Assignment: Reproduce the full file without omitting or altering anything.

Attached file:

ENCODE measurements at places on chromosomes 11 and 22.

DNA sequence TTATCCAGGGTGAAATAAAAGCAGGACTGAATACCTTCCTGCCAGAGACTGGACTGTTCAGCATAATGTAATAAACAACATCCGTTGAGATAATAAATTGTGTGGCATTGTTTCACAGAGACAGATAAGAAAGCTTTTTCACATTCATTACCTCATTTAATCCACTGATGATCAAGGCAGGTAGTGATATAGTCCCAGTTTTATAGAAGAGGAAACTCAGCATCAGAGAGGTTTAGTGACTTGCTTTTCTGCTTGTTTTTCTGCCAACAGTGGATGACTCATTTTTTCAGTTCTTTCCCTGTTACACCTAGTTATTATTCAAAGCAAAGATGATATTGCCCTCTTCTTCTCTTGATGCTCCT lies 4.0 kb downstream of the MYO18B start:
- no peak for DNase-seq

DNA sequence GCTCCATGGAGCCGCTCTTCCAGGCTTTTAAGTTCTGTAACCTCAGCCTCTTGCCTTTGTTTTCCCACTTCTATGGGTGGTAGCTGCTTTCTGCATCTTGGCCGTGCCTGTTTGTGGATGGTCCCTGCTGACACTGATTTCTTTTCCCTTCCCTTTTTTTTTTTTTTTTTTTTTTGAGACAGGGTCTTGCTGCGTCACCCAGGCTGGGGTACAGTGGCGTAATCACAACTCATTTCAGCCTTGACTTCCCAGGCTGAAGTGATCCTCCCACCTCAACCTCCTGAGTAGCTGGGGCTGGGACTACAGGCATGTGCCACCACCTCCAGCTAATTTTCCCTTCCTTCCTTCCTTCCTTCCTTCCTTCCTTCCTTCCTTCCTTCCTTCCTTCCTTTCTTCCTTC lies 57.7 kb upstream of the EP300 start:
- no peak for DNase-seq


ENCODE measurements at places on chromosomes 11 and 22.

DNA sequence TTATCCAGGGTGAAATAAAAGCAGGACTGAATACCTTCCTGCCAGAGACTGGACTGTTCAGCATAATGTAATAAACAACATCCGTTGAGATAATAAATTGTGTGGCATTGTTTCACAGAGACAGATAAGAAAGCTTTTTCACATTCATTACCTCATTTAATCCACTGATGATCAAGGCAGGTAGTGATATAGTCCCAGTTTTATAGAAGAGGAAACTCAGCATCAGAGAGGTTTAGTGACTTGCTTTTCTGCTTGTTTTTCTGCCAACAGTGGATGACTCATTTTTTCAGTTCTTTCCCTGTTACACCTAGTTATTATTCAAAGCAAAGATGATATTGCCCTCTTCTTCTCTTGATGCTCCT lies 4.0 kb downstream of the MYO18B start:
- no peak for DNase-seq

DNA sequence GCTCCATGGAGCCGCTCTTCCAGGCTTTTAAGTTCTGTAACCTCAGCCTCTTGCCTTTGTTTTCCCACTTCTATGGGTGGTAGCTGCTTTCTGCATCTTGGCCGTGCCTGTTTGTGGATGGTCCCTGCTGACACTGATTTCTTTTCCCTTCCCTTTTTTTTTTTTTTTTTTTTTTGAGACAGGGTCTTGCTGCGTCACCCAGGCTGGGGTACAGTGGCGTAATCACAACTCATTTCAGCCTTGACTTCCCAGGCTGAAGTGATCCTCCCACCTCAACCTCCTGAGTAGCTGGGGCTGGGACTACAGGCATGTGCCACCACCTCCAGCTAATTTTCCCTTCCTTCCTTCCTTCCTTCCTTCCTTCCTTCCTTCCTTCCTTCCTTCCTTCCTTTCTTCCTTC lies 57.7 kb upstream of the EP300 start:
- no peak for DNase-seq